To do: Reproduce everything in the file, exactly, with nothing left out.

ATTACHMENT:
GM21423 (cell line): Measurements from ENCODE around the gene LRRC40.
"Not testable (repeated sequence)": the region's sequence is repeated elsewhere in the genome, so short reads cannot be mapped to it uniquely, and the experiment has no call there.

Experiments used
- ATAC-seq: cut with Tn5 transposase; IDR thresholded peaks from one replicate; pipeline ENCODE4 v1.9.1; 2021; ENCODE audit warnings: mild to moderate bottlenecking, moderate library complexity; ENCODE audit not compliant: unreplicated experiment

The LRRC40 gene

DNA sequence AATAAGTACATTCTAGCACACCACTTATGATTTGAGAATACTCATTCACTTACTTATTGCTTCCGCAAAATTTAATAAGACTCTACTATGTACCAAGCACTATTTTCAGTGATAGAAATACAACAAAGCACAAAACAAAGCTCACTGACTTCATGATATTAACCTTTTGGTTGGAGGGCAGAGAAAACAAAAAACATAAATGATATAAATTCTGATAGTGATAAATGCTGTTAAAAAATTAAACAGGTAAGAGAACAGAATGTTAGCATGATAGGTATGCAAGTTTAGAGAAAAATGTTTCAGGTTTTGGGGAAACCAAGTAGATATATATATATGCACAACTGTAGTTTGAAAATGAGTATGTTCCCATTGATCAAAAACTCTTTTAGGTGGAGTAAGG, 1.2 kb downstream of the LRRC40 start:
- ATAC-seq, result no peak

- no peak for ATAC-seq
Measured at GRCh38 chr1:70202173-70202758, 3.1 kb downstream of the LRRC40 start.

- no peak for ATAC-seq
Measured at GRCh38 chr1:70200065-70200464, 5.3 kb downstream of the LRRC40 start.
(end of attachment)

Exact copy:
GM21423 (cell line): Measurements from ENCODE around the gene LRRC40.
"Not testable (repeated sequence)": the region's sequence is repeated elsewhere in the genome, so short reads cannot be mapped to it uniquely, and the experiment has no call there.

Experiments used
- ATAC-seq: cut with Tn5 transposase; IDR thresholded peaks from one replicate; pipeline ENCODE4 v1.9.1; 2021; ENCODE audit warnings: mild to moderate bottlenecking, moderate library complexity; ENCODE audit not compliant: unreplicated experiment

The LRRC40 gene

DNA sequence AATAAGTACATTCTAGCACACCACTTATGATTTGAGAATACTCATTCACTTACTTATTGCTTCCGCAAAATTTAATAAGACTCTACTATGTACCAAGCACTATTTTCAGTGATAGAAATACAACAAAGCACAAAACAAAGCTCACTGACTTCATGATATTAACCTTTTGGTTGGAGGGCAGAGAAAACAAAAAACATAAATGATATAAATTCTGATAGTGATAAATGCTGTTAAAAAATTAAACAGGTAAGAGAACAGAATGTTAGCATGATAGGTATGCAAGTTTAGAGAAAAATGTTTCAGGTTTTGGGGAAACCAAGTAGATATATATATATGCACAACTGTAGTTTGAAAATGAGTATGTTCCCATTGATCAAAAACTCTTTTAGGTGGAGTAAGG, 1.2 kb downstream of the LRRC40 start:
- ATAC-seq, result no peak

- no peak for ATAC-seq
Measured at GRCh38 chr1:70202173-70202758, 3.1 kb downstream of the LRRC40 start.

- no peak for ATAC-seq
Measured at GRCh38 chr1:70200065-70200464, 5.3 kb downstream of the LRRC40 start.